'It's also been a nice experience for the participants, getting made up for their chosen portrait. Happily, down the road from my studio is a $3 clothing warehouse which has suggested some of the clothing or props close to the original image. My portraits are not a direct copy, in sculptural terms they are about replicating the shape of the original.
"When the artist arrives at my studio I am ready. I get the pose set up and take a shot on my phone. Then put gesso on their hat, clothing or whatever it is, barrier cream on any exposed skin and then start painting the cloths, hair and, lastly, the face. When that's dry, I'll start painting the clothes, hair and, lastly, the face, using house paints.
"Once I get going, I do not muck around. The actual painting takes about 20 to 30 minutes tops. I try to get them done quickly and get the shot so they can wash off as soon as possible. The paint is very fresh, wet and dripping in the photograph. The finished work is a photograph as a record of a performance."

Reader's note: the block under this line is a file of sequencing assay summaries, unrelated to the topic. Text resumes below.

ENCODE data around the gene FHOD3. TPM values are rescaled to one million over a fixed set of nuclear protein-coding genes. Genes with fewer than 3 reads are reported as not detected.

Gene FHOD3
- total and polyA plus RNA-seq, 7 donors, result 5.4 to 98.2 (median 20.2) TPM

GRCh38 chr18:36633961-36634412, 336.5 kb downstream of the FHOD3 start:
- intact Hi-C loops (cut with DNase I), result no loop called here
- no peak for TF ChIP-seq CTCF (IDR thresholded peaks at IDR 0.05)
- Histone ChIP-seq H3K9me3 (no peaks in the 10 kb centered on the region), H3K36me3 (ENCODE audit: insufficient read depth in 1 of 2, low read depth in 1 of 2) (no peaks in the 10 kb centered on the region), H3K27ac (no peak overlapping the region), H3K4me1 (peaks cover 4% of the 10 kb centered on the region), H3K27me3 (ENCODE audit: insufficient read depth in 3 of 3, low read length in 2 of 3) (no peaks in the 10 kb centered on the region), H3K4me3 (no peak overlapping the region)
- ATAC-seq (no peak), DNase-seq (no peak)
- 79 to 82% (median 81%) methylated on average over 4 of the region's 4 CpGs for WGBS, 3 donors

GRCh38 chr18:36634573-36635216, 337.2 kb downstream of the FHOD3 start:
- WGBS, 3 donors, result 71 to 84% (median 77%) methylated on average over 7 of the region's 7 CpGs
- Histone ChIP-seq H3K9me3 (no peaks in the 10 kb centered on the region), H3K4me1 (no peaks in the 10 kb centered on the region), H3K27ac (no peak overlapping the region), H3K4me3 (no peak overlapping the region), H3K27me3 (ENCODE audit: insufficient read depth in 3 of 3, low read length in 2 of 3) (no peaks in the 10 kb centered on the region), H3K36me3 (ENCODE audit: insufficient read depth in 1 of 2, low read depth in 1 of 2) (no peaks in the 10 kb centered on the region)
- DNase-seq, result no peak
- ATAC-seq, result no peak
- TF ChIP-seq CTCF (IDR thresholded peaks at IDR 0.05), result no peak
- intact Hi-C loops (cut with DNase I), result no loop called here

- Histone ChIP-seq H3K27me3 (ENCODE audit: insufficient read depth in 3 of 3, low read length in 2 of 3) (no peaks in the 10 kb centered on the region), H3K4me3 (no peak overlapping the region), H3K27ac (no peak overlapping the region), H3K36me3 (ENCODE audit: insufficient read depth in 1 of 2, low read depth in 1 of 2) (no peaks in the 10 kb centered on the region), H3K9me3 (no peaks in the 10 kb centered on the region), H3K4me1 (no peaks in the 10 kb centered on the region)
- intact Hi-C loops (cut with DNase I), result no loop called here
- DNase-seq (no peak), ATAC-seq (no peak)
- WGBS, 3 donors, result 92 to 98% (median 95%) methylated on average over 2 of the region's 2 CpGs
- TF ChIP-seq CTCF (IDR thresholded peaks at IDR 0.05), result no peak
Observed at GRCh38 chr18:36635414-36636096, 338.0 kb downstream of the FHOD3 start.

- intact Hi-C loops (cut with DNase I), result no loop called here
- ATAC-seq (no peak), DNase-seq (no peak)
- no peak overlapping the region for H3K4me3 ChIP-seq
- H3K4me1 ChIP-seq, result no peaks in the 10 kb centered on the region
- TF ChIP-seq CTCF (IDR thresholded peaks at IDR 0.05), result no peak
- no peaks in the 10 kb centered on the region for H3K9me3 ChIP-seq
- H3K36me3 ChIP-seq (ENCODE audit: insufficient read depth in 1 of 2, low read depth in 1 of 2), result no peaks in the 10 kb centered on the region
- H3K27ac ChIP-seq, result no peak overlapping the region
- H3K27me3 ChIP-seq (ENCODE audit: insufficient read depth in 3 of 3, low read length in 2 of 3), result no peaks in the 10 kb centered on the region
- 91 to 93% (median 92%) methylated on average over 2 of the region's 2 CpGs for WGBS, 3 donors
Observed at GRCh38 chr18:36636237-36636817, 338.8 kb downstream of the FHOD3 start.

I'm Your Fan has also led Holden to discover artists she did not know about and to learn more about the artists that she knows. "Art is not a solitary activity. It is incorrect to believe that an artist lives in a world that does not let anything else in. An abstract painter is not just interested in abstract work."
Holden cites Miranda Parkes, a painter who has been described as making works that explore "the languages of abstraction". Parkes selected British artist Elizabeth Peyton's appropriation of Leonardo da Vinci's portrait, Lady with an Ermine, for her portrait.
Parkes says that she loved Peyton's expressive, yet economical painting style. "Her subjects are usually uber-contemporary, but Julia needed a painting that might feel historically familiar to the gallery visitor. Reworking Leonardo da Vinci's Lady with an Ermine was a perfect compromise. I like the lightness and the confidence evident in Peyton's act of addressing the work of such a weighty 'master' as da Vinci. For the portrait, I enjoyed the process of becoming the lady. It was enlightening to be on the receiving end of the painter/painting relationship for a change."